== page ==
Most parents want their children to have good social skills. Without them, your child will not be able to make friends and so will not have a happy life at school or anywhere else. It's up to parents to help their child develop in this way - and toys and games can be good tools to use.
Even though physical and mental achievement such as is seen in sports and academic success is often thought to bring happiness, it's our relationships with others that are the most vital. If a child cannot get along with their peers they'll not be truly happy no matter how gifted they are in other areas.
Parents can help their child develop social skills in various ways. Having certain standards of behavior in the home is one way and while these may differ in different cultures and families they tend to belong to three main categories.
Having respect for other people
Respecting other people's property
Most parents understand that teaching such principles takes time and effort and that they must be reinforced to children in many different ways to make them clear.
Not everyone realizes that toys and games can also help children learn social skills. Of course, some are better than others for this purpose, but using them will reinforce lessons in a pleasant and acceptable way. So which are best for this purpose? Here is a guide to help you choose.
To play most board games you need more than one person. So when children play these games it gives them plenty of opportunity to interact with others such as friends and family members. Naturally, each child wants to win, but only one can. Playing such games will help children learn how to handle the disappointment of losing. They will learn to wait their turn for a go and to play without cheating.
Let's Pretend Toys
There are many toys on offer these days that help children play pretend games. Medical kits, play kitchens, dolls and dolls houses, cars and trains will all encourage wonderful games of let's pretend. Such games can be played alone, but often kids love to pretend with a friend to make it more fun. So they learn to share toys, but more importantly they learn how to talk to the others about their ideas for the game.
Verbal skills are enhanced along with co-operation if they are to play the game properly. Both boys and girls enjoy pretend games.
Basic Building Blocks
Most parents consider building blocks to be ideal for developing their kids' motor skills, but social skills can also be developed by playing with blocks. And even though children who play with blocks are quite young, they are not too young to learn social skills. Besides, which, even older children enjoy helping their younger siblings create a block tower or road.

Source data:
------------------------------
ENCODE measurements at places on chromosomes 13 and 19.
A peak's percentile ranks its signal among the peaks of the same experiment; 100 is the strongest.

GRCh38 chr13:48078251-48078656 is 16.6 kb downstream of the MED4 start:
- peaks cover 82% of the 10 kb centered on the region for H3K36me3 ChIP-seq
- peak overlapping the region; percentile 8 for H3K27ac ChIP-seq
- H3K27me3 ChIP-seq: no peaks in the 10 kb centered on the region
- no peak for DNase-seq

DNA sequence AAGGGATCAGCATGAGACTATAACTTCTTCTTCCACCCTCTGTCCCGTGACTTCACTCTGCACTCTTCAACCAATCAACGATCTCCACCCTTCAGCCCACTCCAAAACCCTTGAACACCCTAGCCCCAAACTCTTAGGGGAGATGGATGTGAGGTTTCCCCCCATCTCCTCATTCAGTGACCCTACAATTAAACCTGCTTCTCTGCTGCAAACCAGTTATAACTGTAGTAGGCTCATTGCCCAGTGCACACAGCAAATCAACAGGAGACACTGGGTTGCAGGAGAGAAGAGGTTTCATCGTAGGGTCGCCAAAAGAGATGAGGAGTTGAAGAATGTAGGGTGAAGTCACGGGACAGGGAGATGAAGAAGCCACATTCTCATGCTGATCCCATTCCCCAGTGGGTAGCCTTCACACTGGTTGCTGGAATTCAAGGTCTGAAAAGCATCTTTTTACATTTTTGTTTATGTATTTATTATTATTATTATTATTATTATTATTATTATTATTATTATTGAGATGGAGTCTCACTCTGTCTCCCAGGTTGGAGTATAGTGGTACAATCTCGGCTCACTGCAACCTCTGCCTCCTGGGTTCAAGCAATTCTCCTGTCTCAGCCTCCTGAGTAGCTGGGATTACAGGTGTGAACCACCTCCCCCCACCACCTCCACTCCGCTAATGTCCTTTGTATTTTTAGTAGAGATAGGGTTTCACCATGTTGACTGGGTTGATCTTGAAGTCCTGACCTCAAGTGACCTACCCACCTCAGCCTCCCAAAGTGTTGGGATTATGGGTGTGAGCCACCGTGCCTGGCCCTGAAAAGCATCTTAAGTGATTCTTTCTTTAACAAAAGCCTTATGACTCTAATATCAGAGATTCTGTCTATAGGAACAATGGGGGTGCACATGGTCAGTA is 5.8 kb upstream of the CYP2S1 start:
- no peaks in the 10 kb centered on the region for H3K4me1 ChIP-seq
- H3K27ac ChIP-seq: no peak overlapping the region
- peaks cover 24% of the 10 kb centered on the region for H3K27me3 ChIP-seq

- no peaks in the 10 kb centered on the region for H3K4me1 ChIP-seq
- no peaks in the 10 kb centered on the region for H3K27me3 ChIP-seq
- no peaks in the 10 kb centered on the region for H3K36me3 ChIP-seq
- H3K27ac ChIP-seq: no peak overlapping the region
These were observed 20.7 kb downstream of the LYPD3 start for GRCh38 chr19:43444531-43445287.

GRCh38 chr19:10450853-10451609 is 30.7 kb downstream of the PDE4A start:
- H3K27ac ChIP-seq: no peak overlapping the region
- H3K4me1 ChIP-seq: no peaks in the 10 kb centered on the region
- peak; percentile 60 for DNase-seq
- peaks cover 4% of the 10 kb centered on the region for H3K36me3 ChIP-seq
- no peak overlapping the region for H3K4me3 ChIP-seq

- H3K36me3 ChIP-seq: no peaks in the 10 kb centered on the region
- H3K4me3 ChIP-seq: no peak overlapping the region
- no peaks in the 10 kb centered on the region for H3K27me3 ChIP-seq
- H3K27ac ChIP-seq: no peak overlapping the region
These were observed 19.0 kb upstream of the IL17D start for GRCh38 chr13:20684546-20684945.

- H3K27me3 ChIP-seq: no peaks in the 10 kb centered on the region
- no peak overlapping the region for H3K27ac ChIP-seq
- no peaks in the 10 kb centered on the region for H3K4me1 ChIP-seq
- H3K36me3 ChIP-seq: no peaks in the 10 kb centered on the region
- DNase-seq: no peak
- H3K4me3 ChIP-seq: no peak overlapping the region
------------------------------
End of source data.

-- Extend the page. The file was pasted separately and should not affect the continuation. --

Here's how playing with blocks can help develop social skills.
You can encourage your child to share the blocks with other people
You can get them talking about what they would best like to build - or have already built.
Two or more children or people can work on building one thing
Parents can point out that the building progressed faster and it was more fun with another child to help
The result is that even small children learn about the advantages of teamwork and sharing. Naturally they will not be able to verbalize these lessons, but they learn them, nevertheless.
Very few sports type games can be played alone; most need one or more people for successful play. A soccer ball may be kicked around by a lone player, but how much more fun it is with a second or third child to help kick. Tennis needs two players, cricket sets for kids need two or more. When children have access to sporting toys they learn to socialize, share and play fair - all while having the best fun.
Children that learn good social skills while they are young have developed skills that will make them popular and happy not only now, but when they grow up and must face the world on their own.
The wise parent will provide toys and games to help develop this skill in a way that is indirect, but still extremely effective.
In fact, learning through playing games is usually the best way of all to learn anything. The child has had fun and wants to repeat the process. Learning in a way that is not fun is often painful for both parent and child.